August 27, 2014 – August 28, 2014 all-day
University of Porto. FEUP. Main Building. Room B002.
Rua Doutor Roberto Frias 378
SEE DETAILED PROGRAM OF PRESENTATIONS HERE
August 27th Action Workshop
9:00 – 9:30 Welcome
9:30 – 10:15 Invited speaker: Andrea Feltrin. Project Officer. DG Connect. European Commission.
10:15 – 11:00 Invited speaker: Stefano Markidis. Assistant Professor, KTH Royal Institute of Technology, Stockholm, Sweden.
11:00 – 11:30 Coffee break
11:30 – 13:00 Presentations
13:00 – 14:00 Lunch
14:00 – 17:00 Presentations.
17:15 – 19:30 Management committee meeting
20:30 Social dinner
August 28th Action Workshop
9:00 – 11:00 Presentations
11:00-11:30 Coffee break & Posters Session
13:00 – 14:00 Lunch
14:00 – 16:30 Presentations.
16:30 – 17:00 Summary and Workshop closing
Extended versions of papers presented in NESUS Workshop 2014 can be send for publication, after further revisions in the journal, in a special issue of the journal Simulation Modelling Practice and Theory (SIMPAT)
that is indexed in JCR.
|Andrea Feltrin (PhD), Project Officer.DG CONNECT, European Commission.Summary of the presentation: The presentation will give an overview of the ‘Future and Emerging Technologies’ (FET) programme in the Horizon 2020 EU framework programme for Research and Innovation. It will also offer details about the implementation of the FET Proactive Initiative TOWARDS EXASCALE HIGH PERFORMANCE COMPUTING in the Work Programme 2014-2015 and how this initiative fits into the European HPC strategy.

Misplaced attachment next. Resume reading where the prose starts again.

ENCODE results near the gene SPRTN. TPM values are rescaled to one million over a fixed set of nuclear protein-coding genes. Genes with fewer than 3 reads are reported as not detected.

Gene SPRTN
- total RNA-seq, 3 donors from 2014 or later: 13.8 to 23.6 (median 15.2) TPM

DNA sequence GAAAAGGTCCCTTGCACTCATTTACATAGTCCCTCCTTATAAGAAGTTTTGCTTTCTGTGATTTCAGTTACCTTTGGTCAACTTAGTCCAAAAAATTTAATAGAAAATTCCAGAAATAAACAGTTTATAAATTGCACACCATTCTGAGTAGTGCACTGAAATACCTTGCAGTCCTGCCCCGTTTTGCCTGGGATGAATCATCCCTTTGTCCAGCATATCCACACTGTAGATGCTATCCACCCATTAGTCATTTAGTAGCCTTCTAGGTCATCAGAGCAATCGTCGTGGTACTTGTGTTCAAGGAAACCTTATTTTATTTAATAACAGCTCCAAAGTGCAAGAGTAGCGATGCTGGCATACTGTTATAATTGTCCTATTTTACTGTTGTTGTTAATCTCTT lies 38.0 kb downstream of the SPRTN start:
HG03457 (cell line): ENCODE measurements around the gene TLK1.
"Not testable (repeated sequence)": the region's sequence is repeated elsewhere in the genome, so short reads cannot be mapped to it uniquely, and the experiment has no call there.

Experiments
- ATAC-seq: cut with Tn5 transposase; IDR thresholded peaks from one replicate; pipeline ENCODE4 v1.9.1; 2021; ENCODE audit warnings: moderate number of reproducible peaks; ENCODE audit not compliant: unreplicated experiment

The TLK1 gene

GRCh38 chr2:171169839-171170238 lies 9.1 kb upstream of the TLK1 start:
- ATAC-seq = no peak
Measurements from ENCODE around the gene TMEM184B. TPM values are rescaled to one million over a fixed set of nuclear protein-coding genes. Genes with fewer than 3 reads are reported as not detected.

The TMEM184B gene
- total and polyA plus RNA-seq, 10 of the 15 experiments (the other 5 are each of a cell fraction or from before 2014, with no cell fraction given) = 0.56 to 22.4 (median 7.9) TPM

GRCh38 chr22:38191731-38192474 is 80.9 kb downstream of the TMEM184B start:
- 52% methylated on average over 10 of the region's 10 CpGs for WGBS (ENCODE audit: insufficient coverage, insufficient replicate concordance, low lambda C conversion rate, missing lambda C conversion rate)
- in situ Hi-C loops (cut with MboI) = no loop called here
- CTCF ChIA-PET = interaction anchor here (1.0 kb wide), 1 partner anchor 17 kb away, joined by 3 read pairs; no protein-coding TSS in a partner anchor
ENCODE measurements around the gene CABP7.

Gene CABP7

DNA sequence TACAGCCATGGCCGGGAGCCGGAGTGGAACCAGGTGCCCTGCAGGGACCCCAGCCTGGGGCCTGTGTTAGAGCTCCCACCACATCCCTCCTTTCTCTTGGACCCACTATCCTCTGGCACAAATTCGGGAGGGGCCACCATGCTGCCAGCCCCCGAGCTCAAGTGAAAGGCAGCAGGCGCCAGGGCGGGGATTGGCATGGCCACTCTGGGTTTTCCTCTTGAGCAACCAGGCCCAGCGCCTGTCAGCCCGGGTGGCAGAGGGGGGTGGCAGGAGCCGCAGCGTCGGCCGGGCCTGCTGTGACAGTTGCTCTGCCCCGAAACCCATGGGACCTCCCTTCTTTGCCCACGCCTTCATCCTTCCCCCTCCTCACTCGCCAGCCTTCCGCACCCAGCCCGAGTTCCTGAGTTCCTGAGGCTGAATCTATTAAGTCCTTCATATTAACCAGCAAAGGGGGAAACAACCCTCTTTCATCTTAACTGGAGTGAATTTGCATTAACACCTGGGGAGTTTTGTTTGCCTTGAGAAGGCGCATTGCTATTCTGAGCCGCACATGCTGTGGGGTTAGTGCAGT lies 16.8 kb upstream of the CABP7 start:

|Stefano Markidis (PhD). Assistant Professor, KTH Royal Institute of Technology, Stockholm, SwedenScientific Applications at Exascale: Challenges and RoadmapSummary of the presentation: Exascale supercomputers and the need of using them efficiently pose new challenges to scientific application developers. An unprecedented amount of parallelism will be available: current studies of exascale machines estimate a total of billion processes available for computation. On exascale machines, the synchronization of such large number of processes will constitute the main bottleneck. In fact, local delays on a single process might propagate to other processes and be amplified making the use of exascale machine ineffective. After an introduction about the exascale era for applications, we present the challenges we have identified by studying two applications from the EC-funded EPiGRAM project. We discuss the main challenges for application developers: the software and hardware unknowns, the delay in adopting in applications the new features of programming systems, the “MPI + X” dilemma and the suitability of current algorithms to exascale. A roadmap to bring scientific applications to exascale will be finally discussed.
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